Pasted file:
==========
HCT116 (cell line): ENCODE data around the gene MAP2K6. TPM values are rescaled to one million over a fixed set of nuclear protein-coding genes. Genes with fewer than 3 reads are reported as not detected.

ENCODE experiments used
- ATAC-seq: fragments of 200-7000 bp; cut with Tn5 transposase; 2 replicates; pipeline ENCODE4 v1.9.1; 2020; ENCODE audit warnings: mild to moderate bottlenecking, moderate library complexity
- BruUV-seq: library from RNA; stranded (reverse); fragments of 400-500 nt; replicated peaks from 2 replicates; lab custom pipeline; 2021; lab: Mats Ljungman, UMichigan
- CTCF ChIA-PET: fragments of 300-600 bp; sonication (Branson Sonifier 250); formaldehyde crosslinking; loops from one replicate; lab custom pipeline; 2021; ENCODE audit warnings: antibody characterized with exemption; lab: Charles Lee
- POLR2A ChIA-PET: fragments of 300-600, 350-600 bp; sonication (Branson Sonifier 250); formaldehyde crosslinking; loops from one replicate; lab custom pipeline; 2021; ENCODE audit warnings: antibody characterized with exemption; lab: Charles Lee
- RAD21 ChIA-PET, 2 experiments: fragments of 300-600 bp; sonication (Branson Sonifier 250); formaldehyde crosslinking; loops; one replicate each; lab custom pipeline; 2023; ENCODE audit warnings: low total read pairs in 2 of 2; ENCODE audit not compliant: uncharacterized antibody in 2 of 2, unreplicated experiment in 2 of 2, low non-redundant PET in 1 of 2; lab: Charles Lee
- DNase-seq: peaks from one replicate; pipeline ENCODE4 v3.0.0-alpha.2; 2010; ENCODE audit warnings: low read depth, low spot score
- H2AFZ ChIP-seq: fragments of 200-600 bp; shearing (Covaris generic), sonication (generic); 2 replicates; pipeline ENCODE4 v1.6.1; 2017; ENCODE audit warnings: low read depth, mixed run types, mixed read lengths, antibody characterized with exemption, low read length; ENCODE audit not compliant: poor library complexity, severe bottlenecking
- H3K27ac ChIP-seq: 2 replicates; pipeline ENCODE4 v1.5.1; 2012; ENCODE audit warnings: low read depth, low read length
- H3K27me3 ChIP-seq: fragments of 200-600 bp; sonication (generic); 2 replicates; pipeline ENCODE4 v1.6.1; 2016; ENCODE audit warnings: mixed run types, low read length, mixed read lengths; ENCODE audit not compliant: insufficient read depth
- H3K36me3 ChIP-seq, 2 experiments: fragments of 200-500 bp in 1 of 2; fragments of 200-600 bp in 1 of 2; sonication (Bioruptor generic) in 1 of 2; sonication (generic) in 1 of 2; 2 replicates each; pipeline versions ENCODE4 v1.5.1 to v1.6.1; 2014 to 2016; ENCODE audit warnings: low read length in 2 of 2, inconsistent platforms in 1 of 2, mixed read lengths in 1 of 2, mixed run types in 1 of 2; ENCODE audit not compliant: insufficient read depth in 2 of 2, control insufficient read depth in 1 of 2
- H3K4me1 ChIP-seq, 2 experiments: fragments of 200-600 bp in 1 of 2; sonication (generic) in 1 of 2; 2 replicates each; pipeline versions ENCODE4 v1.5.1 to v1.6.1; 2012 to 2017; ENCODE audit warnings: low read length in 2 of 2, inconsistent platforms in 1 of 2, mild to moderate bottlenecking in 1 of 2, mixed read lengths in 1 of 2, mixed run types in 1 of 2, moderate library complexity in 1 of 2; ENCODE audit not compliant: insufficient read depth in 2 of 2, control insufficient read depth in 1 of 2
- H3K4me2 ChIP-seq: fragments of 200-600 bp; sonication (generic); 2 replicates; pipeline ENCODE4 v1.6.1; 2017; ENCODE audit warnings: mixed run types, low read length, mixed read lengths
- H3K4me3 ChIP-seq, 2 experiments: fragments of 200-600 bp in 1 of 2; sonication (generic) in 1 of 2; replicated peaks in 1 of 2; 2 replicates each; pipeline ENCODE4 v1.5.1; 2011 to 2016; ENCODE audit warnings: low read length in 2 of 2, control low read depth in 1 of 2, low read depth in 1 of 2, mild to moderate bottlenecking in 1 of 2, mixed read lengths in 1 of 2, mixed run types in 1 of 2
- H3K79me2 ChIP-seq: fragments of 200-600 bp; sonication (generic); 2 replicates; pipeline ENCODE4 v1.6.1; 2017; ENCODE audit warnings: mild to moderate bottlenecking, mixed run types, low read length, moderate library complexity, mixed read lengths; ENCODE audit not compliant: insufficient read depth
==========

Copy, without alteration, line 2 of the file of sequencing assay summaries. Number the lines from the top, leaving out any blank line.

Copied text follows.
ENCODE experiments used